If a British journalist was working to expose Government corruption in a foreign country and their partner was detained – under anti-terror laws or not – then I expect the British Government’s response would not be the muted silence we have heard this morning.
Instead, it is our own authorities who detained and questioned David Miranda, partner of The Guardian’s Glenn Greenwald, under anti-terror laws. This was not a random stop and search. Only 0.06 per cent of all people detained under Schdeule Seven are detained for more than six hours. Miranda was held right up to the maximum nine hours. According to the Government, "fewer than three people in every 10,000 are examined as they pass through UK borders".
From Greenwald’s article today, we also have an idea of what was discussed while Miranda was detained (without any legal or consular representation – you’re not entitled to either under Schedule 7). Miranda was not questioned about his involvement in terrorism, or how he posed a threat to the UK. He was asked about the NSA stories his partner had been writing and what information was contained on the various electronic devices he was carrying.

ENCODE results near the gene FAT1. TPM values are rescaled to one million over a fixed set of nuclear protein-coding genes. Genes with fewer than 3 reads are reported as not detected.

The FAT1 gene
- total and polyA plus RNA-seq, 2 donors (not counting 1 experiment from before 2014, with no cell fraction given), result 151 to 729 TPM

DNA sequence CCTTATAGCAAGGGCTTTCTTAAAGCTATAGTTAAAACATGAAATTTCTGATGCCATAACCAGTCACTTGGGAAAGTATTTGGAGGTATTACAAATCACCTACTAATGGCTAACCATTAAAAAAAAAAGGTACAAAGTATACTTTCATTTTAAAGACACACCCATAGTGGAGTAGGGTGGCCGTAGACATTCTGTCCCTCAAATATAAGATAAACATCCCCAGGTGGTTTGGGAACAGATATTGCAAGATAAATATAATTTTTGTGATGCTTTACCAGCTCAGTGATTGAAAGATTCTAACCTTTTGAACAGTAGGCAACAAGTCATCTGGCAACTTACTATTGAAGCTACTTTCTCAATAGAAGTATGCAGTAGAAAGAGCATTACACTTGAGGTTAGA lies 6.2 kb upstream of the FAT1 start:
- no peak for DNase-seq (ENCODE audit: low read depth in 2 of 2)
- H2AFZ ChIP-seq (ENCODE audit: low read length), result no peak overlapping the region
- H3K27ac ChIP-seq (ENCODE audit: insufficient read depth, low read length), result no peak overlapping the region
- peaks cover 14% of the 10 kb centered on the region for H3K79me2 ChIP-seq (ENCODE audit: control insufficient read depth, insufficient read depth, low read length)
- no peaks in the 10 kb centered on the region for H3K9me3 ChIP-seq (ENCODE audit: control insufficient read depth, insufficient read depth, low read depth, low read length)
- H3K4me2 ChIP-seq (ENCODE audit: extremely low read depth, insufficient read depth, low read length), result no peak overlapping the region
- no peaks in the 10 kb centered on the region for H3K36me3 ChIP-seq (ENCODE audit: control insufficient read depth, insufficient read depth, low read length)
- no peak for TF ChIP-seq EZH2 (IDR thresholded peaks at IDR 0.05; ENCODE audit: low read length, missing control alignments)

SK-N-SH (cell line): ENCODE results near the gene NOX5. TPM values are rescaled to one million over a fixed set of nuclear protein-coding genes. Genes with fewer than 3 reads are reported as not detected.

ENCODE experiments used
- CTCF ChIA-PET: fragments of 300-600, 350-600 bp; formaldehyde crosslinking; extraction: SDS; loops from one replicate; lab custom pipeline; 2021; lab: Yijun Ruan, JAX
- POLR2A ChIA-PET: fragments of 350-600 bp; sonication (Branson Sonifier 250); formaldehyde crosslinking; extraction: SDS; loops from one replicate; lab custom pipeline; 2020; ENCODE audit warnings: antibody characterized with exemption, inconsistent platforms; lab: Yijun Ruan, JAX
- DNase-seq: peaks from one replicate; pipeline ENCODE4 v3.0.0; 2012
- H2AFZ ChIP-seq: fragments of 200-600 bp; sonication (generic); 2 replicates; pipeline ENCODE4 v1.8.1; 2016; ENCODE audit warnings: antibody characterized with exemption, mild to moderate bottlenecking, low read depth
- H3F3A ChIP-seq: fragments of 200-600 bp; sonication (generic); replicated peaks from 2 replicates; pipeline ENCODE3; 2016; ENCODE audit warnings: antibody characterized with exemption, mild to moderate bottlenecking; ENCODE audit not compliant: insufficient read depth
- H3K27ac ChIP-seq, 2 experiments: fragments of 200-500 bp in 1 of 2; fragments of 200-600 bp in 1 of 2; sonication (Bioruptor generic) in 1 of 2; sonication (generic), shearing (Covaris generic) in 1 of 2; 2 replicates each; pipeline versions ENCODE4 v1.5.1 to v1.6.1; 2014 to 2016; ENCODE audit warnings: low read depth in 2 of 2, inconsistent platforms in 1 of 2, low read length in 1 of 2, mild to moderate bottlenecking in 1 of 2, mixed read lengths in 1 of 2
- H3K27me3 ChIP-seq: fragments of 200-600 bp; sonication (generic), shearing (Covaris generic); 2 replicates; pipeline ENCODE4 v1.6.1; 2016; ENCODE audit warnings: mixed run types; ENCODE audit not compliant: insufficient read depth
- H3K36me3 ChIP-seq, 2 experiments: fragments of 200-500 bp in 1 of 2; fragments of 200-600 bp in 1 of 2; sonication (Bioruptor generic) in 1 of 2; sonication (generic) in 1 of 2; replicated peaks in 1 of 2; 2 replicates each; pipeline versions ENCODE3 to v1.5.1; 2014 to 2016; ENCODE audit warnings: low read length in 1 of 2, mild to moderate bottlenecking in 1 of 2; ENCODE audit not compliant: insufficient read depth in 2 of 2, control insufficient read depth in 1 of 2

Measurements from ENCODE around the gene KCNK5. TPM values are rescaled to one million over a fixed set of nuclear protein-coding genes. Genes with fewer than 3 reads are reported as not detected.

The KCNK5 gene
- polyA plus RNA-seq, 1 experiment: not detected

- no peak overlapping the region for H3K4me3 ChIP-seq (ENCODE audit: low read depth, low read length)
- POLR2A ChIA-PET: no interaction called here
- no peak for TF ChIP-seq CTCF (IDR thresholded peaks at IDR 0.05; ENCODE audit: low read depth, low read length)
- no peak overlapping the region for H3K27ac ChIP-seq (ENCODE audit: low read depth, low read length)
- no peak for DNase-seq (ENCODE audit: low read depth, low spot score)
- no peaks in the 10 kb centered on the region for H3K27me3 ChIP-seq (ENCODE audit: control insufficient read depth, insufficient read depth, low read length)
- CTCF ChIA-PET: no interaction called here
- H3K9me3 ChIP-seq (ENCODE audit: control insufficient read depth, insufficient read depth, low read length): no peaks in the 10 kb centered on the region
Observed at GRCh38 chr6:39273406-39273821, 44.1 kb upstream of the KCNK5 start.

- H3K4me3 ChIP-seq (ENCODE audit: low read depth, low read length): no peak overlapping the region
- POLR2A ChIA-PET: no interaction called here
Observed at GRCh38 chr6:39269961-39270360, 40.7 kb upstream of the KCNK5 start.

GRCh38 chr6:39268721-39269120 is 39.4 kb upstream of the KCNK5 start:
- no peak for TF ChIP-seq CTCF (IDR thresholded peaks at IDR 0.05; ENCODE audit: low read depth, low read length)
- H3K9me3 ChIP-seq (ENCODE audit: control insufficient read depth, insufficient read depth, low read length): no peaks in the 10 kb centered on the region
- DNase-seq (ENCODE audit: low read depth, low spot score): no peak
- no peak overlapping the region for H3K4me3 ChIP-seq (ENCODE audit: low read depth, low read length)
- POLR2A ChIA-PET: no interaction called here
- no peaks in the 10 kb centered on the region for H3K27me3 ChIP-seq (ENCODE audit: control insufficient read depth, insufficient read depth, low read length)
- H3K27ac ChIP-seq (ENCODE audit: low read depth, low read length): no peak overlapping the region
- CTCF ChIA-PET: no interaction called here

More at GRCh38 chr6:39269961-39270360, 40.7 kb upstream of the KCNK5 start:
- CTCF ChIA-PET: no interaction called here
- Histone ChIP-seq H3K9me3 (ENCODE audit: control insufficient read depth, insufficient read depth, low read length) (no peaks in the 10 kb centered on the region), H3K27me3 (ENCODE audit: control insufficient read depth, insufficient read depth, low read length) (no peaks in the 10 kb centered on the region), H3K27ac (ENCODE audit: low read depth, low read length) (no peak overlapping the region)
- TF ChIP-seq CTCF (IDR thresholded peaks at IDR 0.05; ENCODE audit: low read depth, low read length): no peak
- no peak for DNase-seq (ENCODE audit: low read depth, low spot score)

Whether you agree with Edward Snowden’s motives or Greenwald’s journalism or not, I think we can all agree that this is a case of anti-terror laws being used in a situation where there is quite clearly no suggestion anyone involved is a terrorist.